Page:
A recently publicized factory data by Beijing has shown signs that the Chinese government’s efforts to restart the republic’s economy has produced some early and positive outcomes. The National Bureau of Statistics has found in its review that industrial production in China increased by 3.9% in April, marking the republic’s first rise since the start of the year. The increase exceeds analysts’ projected rise, which was set at 1.5%.
Following the release of those figures, early Friday trading saw stocks in the European market buoyed. France’s CAC 40 rose by 1%, Germany’s DAX by 1.3%, and London’s FTSE 100 by 1.3%. The pan-European STOXX 600 index saw an increase of 1.2%.
US futures also showed signs of picking up pace, with the S&P 500 and Dow Jones Industrial Average futures rising by more than 0.3% each, and Nasdaq by 0.5%.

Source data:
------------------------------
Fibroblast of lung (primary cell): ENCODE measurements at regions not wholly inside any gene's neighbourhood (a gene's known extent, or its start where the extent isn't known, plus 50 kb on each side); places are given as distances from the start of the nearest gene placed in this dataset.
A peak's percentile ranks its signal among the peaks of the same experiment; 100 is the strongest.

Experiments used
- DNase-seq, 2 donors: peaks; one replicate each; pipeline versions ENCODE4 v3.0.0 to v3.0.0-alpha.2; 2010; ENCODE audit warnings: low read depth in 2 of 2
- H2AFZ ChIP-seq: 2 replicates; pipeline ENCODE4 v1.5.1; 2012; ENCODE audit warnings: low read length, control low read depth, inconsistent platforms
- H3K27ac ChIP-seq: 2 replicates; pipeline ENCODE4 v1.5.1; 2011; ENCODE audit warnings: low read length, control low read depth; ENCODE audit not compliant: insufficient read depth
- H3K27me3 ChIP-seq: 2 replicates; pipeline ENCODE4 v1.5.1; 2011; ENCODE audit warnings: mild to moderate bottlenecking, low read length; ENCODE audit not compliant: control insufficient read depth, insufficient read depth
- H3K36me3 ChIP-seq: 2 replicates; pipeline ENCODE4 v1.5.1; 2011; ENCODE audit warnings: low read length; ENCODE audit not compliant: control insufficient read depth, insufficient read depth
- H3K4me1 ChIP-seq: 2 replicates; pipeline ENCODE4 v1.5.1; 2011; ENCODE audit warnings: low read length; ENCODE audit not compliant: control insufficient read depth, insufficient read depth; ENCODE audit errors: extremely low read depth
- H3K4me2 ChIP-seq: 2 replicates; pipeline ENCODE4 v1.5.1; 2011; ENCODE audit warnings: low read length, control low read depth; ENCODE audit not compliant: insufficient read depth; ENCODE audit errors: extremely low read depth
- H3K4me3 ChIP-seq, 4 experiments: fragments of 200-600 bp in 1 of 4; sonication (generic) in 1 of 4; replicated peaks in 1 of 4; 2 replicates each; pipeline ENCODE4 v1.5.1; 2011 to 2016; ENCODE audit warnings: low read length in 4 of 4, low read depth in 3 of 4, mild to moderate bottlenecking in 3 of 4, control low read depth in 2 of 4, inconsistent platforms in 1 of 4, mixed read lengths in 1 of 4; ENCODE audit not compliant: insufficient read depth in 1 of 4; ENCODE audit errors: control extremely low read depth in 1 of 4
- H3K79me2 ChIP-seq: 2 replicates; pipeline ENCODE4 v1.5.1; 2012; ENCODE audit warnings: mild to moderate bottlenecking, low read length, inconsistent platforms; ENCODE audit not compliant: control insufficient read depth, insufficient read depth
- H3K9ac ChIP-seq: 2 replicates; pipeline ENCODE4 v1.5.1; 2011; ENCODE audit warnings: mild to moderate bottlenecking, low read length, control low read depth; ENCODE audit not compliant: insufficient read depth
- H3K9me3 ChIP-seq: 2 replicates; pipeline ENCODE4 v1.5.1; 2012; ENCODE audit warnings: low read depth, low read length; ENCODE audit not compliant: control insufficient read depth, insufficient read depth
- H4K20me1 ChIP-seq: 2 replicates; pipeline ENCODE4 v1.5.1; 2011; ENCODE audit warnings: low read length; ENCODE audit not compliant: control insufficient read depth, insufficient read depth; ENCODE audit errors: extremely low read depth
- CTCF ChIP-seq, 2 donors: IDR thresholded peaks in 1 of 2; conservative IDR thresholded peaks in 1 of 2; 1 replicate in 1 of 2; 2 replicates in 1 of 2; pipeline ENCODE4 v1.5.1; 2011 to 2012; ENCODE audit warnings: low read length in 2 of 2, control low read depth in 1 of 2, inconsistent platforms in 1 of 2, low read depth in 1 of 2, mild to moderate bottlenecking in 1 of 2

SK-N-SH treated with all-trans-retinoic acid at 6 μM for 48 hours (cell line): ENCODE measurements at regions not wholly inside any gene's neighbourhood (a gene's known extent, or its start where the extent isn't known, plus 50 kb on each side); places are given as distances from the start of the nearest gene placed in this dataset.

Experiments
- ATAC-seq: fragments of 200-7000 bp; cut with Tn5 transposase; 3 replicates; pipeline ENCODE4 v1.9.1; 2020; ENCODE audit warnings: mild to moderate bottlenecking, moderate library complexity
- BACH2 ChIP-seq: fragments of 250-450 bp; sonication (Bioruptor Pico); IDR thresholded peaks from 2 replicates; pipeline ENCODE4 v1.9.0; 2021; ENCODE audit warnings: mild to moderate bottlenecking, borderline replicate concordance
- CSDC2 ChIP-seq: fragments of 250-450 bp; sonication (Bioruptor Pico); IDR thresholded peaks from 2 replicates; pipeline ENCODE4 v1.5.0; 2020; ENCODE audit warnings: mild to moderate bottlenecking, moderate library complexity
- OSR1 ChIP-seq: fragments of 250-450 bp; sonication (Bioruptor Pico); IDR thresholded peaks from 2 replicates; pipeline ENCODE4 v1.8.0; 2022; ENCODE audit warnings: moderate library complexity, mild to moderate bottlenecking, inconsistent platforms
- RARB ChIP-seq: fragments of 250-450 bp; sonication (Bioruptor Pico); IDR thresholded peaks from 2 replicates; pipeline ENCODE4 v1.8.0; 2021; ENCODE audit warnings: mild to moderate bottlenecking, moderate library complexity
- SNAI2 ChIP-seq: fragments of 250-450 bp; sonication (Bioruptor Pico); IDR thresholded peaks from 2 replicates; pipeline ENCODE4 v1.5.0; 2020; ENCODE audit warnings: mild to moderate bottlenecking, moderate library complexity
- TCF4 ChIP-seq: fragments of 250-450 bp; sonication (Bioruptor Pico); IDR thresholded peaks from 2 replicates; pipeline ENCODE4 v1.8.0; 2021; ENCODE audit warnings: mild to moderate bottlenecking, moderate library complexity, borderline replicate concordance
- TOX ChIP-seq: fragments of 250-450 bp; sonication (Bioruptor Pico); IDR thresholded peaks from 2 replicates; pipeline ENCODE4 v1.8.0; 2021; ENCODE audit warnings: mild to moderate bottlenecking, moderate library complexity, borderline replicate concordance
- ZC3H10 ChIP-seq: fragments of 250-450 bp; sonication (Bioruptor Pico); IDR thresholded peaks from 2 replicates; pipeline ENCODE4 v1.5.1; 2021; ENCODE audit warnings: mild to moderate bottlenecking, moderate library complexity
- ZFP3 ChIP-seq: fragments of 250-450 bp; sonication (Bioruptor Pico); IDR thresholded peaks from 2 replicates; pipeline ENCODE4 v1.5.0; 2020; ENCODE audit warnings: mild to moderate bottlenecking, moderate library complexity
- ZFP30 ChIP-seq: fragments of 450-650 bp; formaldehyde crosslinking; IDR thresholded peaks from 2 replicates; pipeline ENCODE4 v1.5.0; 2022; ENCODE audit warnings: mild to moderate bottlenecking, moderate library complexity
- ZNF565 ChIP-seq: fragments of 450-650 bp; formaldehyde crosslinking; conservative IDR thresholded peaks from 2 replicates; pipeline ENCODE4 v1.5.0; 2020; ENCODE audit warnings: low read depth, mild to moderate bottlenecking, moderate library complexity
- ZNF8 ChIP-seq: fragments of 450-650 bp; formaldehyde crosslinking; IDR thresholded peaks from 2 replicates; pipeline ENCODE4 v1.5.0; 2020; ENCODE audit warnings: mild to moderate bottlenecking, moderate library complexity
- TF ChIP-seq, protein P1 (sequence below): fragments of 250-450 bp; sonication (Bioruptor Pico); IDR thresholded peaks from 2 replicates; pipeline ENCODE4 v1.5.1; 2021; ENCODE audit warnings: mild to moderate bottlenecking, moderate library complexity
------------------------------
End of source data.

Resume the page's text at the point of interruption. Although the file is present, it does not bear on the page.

These positive signals were later reversed, however, as news came out that the US government has plans in place to block microchip shipments to Chinese telecommunications giant Huawei, a move that has been predicted to escalate tensions between the two countries. As an immediate consequence of this development, the S&P 500 and the DOW slipped by 1.1%, with Nasdaq ending 1.4% in the red.
China’s own stock indexes also experienced little change, with the Shanghai composite finishing 0.07% down. In the neighboring nations in Asia, South Korea’s Kospi rose by 0.12% and Japan’s Nikkei by 0.62%, obviously unaffected by China’s industrial growth or trade war.
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